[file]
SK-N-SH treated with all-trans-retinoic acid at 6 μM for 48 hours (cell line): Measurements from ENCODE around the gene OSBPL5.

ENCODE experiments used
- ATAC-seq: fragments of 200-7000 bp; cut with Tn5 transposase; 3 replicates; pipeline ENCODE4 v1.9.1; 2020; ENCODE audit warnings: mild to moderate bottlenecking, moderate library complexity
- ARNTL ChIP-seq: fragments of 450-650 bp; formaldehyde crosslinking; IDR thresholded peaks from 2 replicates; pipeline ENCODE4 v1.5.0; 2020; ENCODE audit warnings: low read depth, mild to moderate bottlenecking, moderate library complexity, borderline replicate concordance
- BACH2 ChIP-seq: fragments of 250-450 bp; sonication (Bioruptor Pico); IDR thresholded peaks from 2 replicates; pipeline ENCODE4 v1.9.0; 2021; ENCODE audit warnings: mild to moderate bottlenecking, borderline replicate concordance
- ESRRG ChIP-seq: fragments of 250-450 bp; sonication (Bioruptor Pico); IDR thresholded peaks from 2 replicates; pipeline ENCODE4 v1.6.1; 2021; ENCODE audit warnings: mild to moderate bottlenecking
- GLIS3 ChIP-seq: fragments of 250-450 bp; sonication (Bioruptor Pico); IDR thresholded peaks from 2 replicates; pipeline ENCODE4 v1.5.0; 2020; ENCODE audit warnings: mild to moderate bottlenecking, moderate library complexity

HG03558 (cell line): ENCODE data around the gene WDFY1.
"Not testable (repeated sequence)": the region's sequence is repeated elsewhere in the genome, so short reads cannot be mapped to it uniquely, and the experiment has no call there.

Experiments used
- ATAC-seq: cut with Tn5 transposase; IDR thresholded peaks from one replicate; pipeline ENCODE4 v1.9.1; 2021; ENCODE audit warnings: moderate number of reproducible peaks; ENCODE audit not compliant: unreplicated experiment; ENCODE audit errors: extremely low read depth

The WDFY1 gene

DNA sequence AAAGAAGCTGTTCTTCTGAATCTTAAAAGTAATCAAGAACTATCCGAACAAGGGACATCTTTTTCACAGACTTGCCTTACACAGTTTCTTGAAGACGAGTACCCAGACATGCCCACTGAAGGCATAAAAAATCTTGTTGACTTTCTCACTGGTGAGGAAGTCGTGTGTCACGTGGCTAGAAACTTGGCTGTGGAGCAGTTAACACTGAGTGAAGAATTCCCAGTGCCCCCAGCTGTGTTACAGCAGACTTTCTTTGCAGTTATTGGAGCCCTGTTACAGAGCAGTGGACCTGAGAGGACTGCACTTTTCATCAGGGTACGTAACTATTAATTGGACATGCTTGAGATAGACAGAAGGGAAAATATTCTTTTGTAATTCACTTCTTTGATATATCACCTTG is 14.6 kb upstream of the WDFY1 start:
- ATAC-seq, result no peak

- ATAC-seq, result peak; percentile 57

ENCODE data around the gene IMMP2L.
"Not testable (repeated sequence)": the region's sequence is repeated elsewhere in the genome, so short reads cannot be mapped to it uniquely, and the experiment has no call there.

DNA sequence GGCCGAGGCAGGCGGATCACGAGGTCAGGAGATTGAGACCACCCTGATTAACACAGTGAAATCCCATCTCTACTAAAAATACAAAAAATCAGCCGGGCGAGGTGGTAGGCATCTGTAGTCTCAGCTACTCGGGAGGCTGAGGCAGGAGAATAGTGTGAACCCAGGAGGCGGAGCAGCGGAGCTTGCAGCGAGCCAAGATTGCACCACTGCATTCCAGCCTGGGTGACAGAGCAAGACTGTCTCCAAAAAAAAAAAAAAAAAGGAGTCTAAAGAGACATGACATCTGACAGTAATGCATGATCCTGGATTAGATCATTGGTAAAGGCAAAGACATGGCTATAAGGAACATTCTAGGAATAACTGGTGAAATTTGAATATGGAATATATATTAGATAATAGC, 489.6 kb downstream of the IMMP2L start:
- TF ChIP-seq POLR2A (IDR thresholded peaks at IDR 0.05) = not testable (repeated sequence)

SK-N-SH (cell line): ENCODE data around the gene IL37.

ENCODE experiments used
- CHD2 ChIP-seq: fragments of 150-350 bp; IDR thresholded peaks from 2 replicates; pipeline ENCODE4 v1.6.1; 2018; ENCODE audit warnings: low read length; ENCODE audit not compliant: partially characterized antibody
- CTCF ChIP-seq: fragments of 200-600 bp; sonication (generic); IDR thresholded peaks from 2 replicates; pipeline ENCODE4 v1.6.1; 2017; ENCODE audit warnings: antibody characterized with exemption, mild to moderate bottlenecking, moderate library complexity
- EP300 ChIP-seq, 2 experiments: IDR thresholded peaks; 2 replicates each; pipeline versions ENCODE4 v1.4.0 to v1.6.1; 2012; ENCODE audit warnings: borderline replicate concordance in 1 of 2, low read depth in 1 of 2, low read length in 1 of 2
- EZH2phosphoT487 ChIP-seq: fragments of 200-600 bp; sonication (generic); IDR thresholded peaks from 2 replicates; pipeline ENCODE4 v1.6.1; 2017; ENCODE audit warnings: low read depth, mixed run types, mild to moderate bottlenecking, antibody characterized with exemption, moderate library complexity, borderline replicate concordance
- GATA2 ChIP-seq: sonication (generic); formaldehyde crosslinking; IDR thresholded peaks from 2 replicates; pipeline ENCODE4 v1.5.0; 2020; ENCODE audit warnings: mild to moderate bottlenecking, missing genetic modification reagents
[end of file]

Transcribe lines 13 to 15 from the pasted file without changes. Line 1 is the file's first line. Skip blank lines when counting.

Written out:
DNA sequence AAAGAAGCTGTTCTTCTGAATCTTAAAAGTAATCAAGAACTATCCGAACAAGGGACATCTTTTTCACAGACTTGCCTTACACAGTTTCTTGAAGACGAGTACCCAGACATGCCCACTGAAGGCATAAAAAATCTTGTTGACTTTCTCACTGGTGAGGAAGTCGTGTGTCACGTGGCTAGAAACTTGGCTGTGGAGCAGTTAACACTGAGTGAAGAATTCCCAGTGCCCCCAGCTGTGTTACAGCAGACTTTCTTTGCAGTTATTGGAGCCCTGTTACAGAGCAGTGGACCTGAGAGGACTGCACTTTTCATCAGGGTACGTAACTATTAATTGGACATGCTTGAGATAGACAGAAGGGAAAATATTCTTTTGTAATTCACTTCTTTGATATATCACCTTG is 14.6 kb upstream of the WDFY1 start:
- ATAC-seq, result no peak

- ATAC-seq, result peak; percentile 57